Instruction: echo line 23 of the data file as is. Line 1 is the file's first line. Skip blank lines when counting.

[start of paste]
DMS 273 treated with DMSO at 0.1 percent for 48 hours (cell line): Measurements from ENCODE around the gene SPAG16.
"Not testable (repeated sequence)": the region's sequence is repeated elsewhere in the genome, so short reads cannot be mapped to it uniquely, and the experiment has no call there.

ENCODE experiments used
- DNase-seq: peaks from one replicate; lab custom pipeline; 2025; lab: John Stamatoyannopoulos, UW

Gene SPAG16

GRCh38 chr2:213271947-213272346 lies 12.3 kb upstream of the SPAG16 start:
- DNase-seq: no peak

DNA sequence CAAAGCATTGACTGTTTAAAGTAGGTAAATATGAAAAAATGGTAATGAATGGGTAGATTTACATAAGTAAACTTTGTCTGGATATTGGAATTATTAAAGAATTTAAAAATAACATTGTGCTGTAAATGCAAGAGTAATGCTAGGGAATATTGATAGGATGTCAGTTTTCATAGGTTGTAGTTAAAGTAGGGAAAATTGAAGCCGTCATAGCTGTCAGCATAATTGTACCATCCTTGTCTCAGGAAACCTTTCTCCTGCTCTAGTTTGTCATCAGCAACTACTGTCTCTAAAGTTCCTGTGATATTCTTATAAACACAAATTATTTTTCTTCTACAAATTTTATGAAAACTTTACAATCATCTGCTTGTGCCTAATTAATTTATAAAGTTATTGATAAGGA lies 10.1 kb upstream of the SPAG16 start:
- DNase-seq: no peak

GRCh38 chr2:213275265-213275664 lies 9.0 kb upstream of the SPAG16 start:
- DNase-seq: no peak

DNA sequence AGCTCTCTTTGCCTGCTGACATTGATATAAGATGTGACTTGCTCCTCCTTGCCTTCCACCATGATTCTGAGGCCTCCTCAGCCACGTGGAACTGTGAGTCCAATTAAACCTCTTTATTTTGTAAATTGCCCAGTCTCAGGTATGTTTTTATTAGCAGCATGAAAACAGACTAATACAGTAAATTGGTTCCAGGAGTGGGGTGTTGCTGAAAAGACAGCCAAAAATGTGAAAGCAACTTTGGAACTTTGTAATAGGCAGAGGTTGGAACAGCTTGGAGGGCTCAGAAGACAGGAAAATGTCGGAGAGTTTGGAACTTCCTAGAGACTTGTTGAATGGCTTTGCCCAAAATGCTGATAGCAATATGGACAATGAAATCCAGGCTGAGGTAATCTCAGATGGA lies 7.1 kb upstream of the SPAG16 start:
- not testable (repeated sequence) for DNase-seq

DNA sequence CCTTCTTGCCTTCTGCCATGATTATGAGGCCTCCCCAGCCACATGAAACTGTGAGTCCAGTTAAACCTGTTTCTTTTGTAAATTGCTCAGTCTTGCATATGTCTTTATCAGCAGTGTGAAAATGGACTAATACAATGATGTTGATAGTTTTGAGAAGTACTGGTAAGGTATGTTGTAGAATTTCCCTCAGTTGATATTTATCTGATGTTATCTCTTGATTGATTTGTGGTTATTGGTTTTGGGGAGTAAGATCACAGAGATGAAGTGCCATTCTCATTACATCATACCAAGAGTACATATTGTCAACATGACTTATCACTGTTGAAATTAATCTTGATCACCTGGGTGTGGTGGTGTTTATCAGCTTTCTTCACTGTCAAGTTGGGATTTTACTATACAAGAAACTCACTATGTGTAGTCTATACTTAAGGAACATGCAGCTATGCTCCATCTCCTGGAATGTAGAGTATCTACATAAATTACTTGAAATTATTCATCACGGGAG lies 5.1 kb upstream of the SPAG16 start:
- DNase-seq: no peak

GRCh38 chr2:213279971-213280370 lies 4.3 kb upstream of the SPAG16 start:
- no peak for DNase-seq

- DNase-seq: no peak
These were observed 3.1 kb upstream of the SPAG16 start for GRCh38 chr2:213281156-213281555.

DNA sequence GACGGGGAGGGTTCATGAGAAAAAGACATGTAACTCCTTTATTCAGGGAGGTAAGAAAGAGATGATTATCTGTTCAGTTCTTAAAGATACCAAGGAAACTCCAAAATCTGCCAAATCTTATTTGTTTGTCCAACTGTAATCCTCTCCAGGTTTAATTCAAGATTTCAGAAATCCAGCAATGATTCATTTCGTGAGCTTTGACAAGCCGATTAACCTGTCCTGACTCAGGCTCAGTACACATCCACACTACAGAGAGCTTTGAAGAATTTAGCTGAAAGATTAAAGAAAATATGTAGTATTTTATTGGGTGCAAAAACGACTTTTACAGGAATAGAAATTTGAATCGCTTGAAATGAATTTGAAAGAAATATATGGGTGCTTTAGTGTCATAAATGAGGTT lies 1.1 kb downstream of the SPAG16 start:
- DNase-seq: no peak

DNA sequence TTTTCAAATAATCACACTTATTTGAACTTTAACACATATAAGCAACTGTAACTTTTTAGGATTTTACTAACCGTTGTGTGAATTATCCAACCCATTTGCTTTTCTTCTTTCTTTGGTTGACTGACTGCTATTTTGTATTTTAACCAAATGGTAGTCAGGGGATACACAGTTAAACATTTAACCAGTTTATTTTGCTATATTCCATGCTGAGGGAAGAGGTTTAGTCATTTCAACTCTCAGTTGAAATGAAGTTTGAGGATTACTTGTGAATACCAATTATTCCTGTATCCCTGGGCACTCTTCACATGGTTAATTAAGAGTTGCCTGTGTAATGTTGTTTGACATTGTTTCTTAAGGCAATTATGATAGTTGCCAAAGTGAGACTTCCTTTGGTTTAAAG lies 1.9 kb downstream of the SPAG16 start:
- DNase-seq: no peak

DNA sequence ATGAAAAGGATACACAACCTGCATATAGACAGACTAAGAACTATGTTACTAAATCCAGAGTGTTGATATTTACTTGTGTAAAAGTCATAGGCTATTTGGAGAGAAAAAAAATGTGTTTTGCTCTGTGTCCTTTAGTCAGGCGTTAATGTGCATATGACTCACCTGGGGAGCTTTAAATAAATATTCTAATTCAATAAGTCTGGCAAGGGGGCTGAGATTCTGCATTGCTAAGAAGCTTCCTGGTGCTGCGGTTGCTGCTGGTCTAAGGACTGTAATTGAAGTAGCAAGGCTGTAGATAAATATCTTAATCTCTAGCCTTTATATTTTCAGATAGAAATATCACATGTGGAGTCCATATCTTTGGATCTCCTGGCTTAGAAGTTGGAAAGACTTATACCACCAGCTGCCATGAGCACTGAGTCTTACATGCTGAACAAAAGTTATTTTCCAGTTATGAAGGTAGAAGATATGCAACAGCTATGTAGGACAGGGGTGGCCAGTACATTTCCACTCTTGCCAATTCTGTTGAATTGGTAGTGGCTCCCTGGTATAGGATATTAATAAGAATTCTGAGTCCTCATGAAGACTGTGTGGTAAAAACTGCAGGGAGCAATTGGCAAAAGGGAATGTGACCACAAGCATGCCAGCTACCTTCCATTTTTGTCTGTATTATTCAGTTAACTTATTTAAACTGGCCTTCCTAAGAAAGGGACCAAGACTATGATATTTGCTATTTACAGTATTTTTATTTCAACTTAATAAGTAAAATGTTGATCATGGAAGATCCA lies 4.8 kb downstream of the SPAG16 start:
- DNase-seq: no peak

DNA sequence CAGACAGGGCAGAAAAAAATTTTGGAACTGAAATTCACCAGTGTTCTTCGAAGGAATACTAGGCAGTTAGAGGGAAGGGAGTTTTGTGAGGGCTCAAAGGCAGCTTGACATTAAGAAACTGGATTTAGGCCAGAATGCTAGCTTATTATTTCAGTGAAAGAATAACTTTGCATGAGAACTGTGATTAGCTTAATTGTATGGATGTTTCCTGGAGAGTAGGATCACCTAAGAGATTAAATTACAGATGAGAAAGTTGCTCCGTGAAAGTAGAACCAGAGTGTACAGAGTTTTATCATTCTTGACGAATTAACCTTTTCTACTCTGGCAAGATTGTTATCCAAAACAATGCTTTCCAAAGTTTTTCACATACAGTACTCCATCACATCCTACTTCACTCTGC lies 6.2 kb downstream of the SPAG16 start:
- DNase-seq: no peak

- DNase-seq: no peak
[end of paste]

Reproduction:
- DNase-seq: no peak